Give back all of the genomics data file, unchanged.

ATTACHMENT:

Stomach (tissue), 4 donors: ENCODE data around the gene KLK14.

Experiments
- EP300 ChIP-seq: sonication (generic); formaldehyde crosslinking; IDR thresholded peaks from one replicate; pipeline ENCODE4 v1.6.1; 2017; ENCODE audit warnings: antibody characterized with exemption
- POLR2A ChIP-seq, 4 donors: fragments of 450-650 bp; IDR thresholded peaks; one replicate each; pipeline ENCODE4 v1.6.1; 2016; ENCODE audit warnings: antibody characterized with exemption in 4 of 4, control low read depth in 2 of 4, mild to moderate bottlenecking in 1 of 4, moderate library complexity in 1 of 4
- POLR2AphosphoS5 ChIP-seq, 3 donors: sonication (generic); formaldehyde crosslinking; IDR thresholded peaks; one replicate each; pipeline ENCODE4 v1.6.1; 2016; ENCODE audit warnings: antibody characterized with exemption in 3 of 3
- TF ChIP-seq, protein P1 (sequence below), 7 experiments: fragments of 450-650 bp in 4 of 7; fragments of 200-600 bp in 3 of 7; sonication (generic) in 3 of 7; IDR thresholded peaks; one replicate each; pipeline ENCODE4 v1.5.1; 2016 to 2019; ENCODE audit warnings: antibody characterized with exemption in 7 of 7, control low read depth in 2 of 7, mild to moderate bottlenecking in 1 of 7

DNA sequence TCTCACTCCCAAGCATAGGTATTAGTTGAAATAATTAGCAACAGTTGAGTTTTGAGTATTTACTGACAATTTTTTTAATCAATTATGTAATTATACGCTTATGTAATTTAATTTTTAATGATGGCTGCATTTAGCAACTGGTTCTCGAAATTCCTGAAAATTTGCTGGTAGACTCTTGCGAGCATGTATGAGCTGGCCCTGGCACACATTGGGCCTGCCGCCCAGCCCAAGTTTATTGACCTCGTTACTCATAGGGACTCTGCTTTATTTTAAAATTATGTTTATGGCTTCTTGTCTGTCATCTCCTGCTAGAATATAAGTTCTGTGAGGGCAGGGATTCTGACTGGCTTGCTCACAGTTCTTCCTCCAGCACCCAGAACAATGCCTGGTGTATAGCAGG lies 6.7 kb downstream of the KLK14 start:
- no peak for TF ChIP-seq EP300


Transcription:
Stomach (tissue), 4 donors: ENCODE data around the gene KLK14.

Experiments
- EP300 ChIP-seq: sonication (generic); formaldehyde crosslinking; IDR thresholded peaks from one replicate; pipeline ENCODE4 v1.6.1; 2017; ENCODE audit warnings: antibody characterized with exemption
- POLR2A ChIP-seq, 4 donors: fragments of 450-650 bp; IDR thresholded peaks; one replicate each; pipeline ENCODE4 v1.6.1; 2016; ENCODE audit warnings: antibody characterized with exemption in 4 of 4, control low read depth in 2 of 4, mild to moderate bottlenecking in 1 of 4, moderate library complexity in 1 of 4
- POLR2AphosphoS5 ChIP-seq, 3 donors: sonication (generic); formaldehyde crosslinking; IDR thresholded peaks; one replicate each; pipeline ENCODE4 v1.6.1; 2016; ENCODE audit warnings: antibody characterized with exemption in 3 of 3
- TF ChIP-seq, protein P1 (sequence below), 7 experiments: fragments of 450-650 bp in 4 of 7; fragments of 200-600 bp in 3 of 7; sonication (generic) in 3 of 7; IDR thresholded peaks; one replicate each; pipeline ENCODE4 v1.5.1; 2016 to 2019; ENCODE audit warnings: antibody characterized with exemption in 7 of 7, control low read depth in 2 of 7, mild to moderate bottlenecking in 1 of 7

DNA sequence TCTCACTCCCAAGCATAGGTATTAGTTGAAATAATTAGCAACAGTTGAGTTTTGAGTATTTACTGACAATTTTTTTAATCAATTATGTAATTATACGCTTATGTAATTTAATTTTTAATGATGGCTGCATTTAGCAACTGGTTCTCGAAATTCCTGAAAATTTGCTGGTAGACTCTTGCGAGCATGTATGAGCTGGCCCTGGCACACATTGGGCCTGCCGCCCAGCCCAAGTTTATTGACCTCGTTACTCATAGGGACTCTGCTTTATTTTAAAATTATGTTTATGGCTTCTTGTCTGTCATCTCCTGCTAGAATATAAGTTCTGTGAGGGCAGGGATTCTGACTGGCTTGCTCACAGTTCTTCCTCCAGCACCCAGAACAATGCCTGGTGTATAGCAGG lies 6.7 kb downstream of the KLK14 start:
- no peak for TF ChIP-seq EP300